Yesterday you were born; today you are seven. For your birthday we got you tubes in your ears. Hope you like them! You’ve always been prone to winter ear infections, and this year you’ve been on antibiotics almost continuously since December. The surgery center where they installed your tubes has a hall with fourteen curtained alcoves. Patients are wheeled in and out of them with frightening speed. It was part NASCAR pit crew, part Henry Ford factory line. They wheeled you away and, before I could open the soda I bought in the recovery waiting room, they were calling us back to pick you up. “He’s going to be grumpy coming out of the general anesthesia,” they warned us, but as they brought you in, we could hear you happily asking the nurse about the wheelchair they had you in.
It’s been a year of medical stuff, culminating in you getting stitches in your forehead. You ran out of Liza’s room, blood dripping down your face, and sobbed, “I hit my head!” It turned out you’d jumped off of her bed and over her Dora dollhouse only to bang your forehead on her dresser. After that emergency trip, you getting after-market ear tubes was a breeze.
It’s also been a year of snow. When we missed Huntsville’s white Christmas, instead having a rainy Arkansas Christmas, I thought you’d never get to see large amounts of snow. The universe set out to prove me wrong, dumping around a foot of snow on our yard in January and more in February. You didn’t have any snow boots, so we outfitted you with multiple pairs of socks covered by plastic Ziploc bags held on with rubber bands. Let no one say your mom and I have forgotten our redneck Arkansas roots. We made a snowman, but you were more interested in eating every bit of snow to see if it tasted different than every other bit of snow. You also had a good time throwing snowballs at me, though you were less excited when I threw snowballs back. We wandered up and down the snowy streets while I convinced you and Liza that the gray snow from car tires should not be eaten.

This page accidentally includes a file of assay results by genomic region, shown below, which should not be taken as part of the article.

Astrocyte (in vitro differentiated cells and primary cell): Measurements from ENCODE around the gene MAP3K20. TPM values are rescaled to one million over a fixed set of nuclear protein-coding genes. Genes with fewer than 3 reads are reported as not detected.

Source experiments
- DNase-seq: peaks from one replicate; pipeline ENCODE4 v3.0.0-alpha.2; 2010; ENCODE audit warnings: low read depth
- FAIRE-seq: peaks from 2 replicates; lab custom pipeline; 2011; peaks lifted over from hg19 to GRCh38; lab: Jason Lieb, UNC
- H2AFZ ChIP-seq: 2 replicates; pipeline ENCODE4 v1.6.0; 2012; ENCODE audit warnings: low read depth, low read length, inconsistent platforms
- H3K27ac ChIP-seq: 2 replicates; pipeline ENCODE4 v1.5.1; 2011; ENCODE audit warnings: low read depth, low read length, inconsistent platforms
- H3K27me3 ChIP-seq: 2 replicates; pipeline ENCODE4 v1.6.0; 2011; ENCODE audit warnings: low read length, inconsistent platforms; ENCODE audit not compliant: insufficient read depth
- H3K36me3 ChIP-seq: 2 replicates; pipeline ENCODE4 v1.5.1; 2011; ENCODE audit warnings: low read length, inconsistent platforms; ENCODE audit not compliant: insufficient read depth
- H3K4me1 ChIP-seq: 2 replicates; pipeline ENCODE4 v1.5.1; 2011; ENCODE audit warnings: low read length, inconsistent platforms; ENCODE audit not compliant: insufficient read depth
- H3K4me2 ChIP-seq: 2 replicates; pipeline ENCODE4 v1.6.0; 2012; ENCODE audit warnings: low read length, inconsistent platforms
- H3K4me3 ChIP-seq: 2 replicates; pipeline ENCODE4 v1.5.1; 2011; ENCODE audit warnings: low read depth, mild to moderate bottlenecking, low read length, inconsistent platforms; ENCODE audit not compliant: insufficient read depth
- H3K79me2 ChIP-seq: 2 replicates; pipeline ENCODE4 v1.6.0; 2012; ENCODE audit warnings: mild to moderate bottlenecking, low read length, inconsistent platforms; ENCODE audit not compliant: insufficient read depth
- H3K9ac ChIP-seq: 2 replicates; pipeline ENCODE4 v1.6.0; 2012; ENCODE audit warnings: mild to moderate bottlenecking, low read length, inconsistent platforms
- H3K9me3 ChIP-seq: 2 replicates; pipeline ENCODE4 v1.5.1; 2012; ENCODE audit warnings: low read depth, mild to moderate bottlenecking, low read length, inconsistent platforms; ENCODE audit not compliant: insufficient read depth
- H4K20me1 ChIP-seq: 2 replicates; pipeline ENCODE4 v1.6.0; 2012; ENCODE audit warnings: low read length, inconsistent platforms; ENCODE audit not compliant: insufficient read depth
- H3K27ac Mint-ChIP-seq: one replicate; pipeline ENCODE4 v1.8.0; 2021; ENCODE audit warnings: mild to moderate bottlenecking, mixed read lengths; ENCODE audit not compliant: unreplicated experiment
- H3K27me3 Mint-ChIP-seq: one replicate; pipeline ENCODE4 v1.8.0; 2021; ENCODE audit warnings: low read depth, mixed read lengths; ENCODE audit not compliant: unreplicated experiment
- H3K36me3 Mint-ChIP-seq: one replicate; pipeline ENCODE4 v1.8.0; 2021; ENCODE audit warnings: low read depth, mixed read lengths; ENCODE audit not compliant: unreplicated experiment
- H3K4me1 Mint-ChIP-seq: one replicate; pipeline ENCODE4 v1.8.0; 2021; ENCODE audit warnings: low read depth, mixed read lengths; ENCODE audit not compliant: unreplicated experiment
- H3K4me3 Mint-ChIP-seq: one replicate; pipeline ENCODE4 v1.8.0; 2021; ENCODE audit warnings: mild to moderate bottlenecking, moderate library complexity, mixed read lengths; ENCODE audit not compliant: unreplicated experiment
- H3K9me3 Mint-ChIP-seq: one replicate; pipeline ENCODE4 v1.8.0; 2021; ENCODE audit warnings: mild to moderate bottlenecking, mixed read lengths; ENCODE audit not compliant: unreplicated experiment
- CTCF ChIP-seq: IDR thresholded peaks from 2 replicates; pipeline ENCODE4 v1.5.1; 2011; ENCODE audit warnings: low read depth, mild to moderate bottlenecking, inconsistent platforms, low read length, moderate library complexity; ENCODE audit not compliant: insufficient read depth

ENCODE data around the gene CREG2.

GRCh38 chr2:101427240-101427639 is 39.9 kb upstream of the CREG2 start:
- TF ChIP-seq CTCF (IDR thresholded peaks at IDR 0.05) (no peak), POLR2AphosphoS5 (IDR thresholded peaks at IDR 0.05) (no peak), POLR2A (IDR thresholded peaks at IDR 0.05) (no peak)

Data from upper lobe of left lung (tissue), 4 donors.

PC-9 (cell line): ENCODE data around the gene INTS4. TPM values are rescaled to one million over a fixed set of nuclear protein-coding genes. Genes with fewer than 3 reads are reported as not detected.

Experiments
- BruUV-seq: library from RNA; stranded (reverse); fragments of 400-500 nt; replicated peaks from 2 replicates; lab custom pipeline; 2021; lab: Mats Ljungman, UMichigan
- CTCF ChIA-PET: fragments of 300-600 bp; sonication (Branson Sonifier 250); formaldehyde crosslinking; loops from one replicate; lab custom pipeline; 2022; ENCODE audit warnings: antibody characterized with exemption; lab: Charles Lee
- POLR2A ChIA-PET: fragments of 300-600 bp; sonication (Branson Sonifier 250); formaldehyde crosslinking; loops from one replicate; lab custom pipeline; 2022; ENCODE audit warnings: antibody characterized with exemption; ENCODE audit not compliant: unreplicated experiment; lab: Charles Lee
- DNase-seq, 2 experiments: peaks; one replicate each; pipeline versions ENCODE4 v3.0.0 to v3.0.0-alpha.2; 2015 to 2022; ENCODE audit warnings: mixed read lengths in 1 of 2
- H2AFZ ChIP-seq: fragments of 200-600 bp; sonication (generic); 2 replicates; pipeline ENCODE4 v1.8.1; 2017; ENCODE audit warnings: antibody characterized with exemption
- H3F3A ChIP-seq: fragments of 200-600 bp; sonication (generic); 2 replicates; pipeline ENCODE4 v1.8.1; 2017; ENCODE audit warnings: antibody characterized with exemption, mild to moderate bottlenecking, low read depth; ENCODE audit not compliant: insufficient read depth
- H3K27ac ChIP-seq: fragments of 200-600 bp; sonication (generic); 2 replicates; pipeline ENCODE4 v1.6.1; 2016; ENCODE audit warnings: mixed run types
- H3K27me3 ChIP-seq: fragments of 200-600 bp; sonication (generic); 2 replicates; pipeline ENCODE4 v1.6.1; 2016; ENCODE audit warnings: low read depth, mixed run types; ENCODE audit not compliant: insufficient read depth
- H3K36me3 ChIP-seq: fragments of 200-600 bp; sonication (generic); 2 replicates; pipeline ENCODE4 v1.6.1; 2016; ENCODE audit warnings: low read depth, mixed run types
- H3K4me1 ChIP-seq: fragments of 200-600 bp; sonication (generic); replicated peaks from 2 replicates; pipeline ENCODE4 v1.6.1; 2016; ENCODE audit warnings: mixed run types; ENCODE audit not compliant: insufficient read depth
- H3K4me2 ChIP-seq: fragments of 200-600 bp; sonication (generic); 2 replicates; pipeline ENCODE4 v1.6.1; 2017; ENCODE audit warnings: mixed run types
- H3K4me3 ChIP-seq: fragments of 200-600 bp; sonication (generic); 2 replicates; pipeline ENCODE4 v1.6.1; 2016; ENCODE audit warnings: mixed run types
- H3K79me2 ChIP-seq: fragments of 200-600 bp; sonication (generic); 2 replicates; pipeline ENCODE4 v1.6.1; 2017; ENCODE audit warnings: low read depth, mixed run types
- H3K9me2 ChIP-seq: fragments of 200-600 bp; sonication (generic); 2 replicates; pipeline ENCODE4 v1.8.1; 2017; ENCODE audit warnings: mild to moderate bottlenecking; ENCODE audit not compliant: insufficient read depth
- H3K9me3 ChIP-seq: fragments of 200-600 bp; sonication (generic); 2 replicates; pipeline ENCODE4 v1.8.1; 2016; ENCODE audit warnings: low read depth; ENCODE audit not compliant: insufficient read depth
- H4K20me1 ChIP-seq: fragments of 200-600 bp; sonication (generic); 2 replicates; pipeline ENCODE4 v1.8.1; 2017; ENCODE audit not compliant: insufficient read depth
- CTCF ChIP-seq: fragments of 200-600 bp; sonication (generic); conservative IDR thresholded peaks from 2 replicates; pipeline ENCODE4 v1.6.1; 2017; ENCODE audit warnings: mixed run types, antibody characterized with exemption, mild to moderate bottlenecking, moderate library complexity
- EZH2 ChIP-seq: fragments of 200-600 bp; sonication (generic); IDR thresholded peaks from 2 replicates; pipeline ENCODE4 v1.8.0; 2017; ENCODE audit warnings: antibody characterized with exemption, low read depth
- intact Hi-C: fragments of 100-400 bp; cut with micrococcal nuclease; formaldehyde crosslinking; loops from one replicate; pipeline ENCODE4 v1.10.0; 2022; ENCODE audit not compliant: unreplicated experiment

You’re still in love with videogames. You’ve done so well with your Didj that this year we upgraded you to a Nintendo DS. Now you don’t have to solve math problems to keep playing a game! You’re a big fan of Plants vs Zombies and Kirby’s Epic Yarn. The big change is that this year you’re more interested in playing games yourself instead of watching me play. It’s not just videogames, though. You got a copy of the card game Uno as a birthday gift, and ever since you’ve been beating your mom and me at the game.
Last year we were lucky that your kindergarten teacher was great. This year we’ve been lucky that your first grade teacher is also great. Good teachers aren’t a given, so enjoy the ones you have. School has piled homework on your head. You spend about a half hour a day working on assignments to improve your writing, reading, and comprehension skills. They also have us tracking everything you’re reading, which makes reading into a chore with external rewards instead of something you do because you enjoy it. As you might guess, I’m not a fan of this approach. The schoolwork is only going to increase from here, and it makes me worried that you won’t have time to mess around and do things because you find them interesting, a key component in being a kid and becoming a functioning adult.